Yesterday, Gary Neville was critical of prospective new Leeds owner, Massimo Cellino, who has sacked the manager and was then the cause of protests by the fans outside Elland Road.

The word Neville used to describe Cellino was “imposter”. Whilst it’s admirable to see Neville speaking out on behalf of the fan, it is unsurprising that his comments caused quite a reaction amongst United fans.

The Glazers have taken £600m out of the club since plunging us in to unimaginable debt to buy United in the first place. £600m. People can point to the success United have had since 2005 and the players we have bought in that time, like Robin van Persie and Juan Mata, but any success we’ve had is in spite of them. When you consider how much we’ve won despite being massively outspent by clubs around us, in England and on the continent, imagine what we could have achieved if we had spent even a tiny fraction of that £600m on a few more world class players.

The Deloitte table revealed that United are the 4th most profitable club in the world, behind Barcelona, Real Madrid and Bayern Munich. Over the past 5 years, Real Madrid have spent an average of £106m a season, Barcelona £61.3m a season and Bayern Munich £48.1m. For the sake of comparison, City have spent £106m a season, Chelsea £88.6m and Liverpool £58.4m. United have spent, on average, £47.2m a season. (Stats from

Out of interest, the £600m the Glazers have pocketed works out at £66m a year.


It’s not just our ex-players but our own fans who are apologists for the Glazers, who for some reason can’t admit that obviously the club would be better off if we weren’t saddled with debt. That doesn’t mean we would have to match the likes of Real Madrid, City or Chelsea for spending, but at least invest the money the club has generated to ensure that United remains competitive.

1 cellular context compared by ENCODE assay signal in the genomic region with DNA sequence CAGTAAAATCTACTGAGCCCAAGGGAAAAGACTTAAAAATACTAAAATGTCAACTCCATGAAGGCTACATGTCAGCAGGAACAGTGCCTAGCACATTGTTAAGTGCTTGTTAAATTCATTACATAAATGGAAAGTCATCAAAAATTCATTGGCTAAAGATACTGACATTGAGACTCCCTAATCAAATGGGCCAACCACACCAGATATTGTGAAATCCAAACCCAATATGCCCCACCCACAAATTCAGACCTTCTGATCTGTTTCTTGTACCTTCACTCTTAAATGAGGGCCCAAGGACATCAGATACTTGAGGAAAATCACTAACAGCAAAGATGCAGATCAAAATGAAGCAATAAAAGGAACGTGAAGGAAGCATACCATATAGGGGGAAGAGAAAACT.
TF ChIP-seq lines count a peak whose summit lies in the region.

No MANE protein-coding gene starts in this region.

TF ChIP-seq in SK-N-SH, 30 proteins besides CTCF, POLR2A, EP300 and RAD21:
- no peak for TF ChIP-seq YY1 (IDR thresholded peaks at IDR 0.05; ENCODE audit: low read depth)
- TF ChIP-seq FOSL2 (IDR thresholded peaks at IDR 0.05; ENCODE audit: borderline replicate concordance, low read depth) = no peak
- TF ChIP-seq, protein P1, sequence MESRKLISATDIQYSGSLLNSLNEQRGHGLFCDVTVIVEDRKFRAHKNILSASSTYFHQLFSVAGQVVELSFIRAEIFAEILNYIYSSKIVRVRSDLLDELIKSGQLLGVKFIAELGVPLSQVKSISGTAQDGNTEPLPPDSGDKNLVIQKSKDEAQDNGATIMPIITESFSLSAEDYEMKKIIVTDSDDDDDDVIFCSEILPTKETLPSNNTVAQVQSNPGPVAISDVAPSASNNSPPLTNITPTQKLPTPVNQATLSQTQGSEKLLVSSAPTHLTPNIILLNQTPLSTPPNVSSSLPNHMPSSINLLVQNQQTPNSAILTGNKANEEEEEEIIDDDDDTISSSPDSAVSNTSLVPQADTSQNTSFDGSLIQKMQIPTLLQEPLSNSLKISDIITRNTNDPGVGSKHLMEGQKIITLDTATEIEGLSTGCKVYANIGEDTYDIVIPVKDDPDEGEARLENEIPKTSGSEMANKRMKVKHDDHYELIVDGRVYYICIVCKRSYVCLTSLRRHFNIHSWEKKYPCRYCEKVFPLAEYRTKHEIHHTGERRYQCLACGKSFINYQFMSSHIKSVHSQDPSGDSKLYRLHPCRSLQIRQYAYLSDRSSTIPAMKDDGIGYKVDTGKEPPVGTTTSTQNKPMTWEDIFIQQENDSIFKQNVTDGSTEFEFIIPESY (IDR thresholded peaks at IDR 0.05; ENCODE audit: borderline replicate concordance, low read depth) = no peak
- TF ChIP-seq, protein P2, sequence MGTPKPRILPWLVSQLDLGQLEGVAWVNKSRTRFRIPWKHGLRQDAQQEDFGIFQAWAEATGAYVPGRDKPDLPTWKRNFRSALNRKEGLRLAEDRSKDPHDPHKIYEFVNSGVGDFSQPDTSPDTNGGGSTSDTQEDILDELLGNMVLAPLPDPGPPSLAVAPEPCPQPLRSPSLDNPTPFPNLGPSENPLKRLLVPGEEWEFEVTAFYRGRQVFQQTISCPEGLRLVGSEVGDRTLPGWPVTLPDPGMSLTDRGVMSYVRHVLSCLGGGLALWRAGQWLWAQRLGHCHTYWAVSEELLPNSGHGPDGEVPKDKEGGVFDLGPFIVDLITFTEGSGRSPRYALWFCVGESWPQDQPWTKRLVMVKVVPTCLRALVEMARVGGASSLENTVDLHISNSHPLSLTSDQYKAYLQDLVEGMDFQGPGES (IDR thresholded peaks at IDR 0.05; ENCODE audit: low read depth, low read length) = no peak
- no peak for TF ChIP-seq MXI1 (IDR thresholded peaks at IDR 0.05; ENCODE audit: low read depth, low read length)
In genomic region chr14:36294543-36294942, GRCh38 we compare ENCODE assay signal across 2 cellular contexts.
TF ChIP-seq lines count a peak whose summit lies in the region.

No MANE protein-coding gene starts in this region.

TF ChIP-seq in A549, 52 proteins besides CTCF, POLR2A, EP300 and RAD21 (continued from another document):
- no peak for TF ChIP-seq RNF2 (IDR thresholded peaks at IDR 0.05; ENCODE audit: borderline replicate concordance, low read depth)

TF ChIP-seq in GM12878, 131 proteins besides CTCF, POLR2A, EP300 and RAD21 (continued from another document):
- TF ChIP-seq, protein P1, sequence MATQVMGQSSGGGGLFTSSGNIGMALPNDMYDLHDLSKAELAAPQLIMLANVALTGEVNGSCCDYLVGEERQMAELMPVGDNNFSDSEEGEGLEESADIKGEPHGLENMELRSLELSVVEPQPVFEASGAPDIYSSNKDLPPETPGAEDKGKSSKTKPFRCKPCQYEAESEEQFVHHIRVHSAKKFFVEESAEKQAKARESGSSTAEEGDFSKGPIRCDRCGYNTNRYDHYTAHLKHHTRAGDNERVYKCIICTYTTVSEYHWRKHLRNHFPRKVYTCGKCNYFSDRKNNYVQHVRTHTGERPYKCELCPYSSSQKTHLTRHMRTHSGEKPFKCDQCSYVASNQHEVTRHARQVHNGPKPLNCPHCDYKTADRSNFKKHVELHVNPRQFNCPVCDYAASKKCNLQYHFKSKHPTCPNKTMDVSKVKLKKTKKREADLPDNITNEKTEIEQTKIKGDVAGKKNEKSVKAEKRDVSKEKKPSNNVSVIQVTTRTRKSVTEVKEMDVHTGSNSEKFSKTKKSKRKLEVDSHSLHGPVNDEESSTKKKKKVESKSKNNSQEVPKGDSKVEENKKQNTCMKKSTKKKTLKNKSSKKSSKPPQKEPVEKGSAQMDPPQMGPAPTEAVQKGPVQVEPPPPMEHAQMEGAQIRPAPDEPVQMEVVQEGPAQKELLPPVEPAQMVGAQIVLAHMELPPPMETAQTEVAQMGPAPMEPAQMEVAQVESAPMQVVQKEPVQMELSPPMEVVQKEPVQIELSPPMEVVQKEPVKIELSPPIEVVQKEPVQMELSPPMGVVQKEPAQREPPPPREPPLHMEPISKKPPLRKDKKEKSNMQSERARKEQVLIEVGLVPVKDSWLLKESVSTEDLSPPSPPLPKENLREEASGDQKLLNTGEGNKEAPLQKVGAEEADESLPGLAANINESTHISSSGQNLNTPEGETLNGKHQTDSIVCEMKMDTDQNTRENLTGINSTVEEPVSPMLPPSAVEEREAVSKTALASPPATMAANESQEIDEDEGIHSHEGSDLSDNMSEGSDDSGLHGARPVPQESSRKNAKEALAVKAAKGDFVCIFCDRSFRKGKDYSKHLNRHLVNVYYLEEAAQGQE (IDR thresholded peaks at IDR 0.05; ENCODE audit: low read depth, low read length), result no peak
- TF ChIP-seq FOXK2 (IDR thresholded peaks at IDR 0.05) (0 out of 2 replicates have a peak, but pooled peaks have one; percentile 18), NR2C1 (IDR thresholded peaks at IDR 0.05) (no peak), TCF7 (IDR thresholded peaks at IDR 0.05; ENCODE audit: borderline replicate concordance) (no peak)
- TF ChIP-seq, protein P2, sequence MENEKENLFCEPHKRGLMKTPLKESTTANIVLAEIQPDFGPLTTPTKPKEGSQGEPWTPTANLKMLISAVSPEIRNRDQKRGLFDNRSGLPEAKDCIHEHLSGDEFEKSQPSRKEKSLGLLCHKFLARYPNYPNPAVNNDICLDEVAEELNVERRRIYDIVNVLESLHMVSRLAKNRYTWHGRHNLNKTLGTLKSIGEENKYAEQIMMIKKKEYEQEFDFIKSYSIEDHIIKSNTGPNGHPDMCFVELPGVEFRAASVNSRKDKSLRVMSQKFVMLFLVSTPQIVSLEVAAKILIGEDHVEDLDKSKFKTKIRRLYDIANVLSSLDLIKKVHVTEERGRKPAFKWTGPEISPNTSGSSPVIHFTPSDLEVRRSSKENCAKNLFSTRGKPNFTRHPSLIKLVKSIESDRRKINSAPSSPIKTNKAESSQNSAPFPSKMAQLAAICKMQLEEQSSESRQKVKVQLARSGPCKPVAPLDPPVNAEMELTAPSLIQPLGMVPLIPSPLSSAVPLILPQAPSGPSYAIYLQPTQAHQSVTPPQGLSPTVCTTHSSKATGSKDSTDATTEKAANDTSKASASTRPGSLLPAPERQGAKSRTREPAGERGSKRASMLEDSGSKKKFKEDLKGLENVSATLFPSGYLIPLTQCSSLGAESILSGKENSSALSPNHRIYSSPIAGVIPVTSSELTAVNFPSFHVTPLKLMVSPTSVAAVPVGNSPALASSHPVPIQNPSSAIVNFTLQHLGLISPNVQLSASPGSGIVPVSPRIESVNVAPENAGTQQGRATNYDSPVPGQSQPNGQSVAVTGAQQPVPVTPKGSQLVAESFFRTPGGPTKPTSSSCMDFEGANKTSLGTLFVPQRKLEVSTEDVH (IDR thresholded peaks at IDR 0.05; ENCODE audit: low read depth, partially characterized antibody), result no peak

Over the past week or so I’ve seen United fans on Twitter defend the Glazers by pointing to the £37.1m they spent on Juan Mata. They? No, this is our money. Unlike City or Chelsea, the club is in a position to spend £37.1m on a player because our worldwide popularity puts us in a position to be very profitable.

Now, I don’t want to give Neville too much of a hard time. It stands to reason he can’t speak out. His brother works for the club and I imagine Gary is eyeing a future position for himself at United, which all our fans would welcome. Plus, any remark Gary made about the Glazers would probably be twisted and turned in to criticism of the club by the media.

Still, it would be better for people to say nothing at all than try and argue that the Glazers haven’t damaged our club. That United isn’t suffering because we have owners who have taken £600m of our money for themselves, instead of reinvesting it in to the squad.

After the AC Milan game in 2010 when the anti-Glazer protests reached a peak, David Beckham picked up a green and gold protest scarf as he walked off the pitch. The ground erupted. Finally, we had somebody of a huge profile who clearly loved the club endorsing our protest. I left Old Trafford buzzing that night.

Then I heard Beckham’s post-match interview, where he denied having any knowledge of what the scarf represented and distanced himself entirely from any anti-Glazer stance. “I’m a Manchester United fan and when I saw the scarf I wanted to put it round my neck,” he said. “It’s the old colours of United but, to be honest, it’s not my business. I’m a United fan and I support the club. I always will, but it’s got nothing to do with me how it’s run. That’s all to do with other people. I just support the team. I will always support the team.”

Maybe one day, when the Glazers have gone, we’ll get to hear their real opinion on them. But for now it should come as a surprise that we don’t hear our heroes criticising them.